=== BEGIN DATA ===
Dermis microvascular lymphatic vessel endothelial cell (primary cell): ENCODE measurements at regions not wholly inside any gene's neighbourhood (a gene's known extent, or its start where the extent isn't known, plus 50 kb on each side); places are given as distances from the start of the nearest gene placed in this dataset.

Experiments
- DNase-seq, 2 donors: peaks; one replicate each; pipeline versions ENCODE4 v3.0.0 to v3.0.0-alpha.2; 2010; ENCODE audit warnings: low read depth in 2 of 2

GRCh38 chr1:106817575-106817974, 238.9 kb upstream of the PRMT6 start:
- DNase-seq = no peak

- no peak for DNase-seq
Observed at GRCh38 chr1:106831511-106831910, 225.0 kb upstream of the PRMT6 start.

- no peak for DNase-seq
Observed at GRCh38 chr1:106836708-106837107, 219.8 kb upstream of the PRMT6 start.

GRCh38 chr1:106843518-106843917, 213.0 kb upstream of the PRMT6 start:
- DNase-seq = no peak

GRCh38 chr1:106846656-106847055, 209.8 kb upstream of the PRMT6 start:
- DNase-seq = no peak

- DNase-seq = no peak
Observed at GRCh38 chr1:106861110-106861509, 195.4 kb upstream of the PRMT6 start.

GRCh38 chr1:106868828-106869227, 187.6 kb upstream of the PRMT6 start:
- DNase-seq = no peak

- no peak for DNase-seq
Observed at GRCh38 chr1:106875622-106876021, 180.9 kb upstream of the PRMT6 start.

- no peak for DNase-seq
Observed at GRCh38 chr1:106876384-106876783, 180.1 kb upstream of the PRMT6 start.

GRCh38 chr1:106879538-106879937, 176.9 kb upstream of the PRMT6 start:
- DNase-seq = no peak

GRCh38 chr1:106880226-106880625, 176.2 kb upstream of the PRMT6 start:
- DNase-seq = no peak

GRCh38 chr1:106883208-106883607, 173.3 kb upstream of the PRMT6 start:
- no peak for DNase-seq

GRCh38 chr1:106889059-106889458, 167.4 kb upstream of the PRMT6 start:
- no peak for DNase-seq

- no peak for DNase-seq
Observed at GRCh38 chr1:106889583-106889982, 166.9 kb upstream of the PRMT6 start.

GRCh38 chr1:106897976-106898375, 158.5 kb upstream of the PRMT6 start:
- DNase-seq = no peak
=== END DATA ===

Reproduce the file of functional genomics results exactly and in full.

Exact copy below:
Dermis microvascular lymphatic vessel endothelial cell (primary cell): ENCODE measurements at regions not wholly inside any gene's neighbourhood (a gene's known extent, or its start where the extent isn't known, plus 50 kb on each side); places are given as distances from the start of the nearest gene placed in this dataset.

Experiments
- DNase-seq, 2 donors: peaks; one replicate each; pipeline versions ENCODE4 v3.0.0 to v3.0.0-alpha.2; 2010; ENCODE audit warnings: low read depth in 2 of 2

GRCh38 chr1:106817575-106817974, 238.9 kb upstream of the PRMT6 start:
- DNase-seq = no peak

- no peak for DNase-seq
Observed at GRCh38 chr1:106831511-106831910, 225.0 kb upstream of the PRMT6 start.

- no peak for DNase-seq
Observed at GRCh38 chr1:106836708-106837107, 219.8 kb upstream of the PRMT6 start.

GRCh38 chr1:106843518-106843917, 213.0 kb upstream of the PRMT6 start:
- DNase-seq = no peak

GRCh38 chr1:106846656-106847055, 209.8 kb upstream of the PRMT6 start:
- DNase-seq = no peak

- DNase-seq = no peak
Observed at GRCh38 chr1:106861110-106861509, 195.4 kb upstream of the PRMT6 start.

GRCh38 chr1:106868828-106869227, 187.6 kb upstream of the PRMT6 start:
- DNase-seq = no peak

- no peak for DNase-seq
Observed at GRCh38 chr1:106875622-106876021, 180.9 kb upstream of the PRMT6 start.

- no peak for DNase-seq
Observed at GRCh38 chr1:106876384-106876783, 180.1 kb upstream of the PRMT6 start.

GRCh38 chr1:106879538-106879937, 176.9 kb upstream of the PRMT6 start:
- DNase-seq = no peak

GRCh38 chr1:106880226-106880625, 176.2 kb upstream of the PRMT6 start:
- DNase-seq = no peak

GRCh38 chr1:106883208-106883607, 173.3 kb upstream of the PRMT6 start:
- no peak for DNase-seq

GRCh38 chr1:106889059-106889458, 167.4 kb upstream of the PRMT6 start:
- no peak for DNase-seq

- no peak for DNase-seq
Observed at GRCh38 chr1:106889583-106889982, 166.9 kb upstream of the PRMT6 start.

GRCh38 chr1:106897976-106898375, 158.5 kb upstream of the PRMT6 start:
- DNase-seq = no peak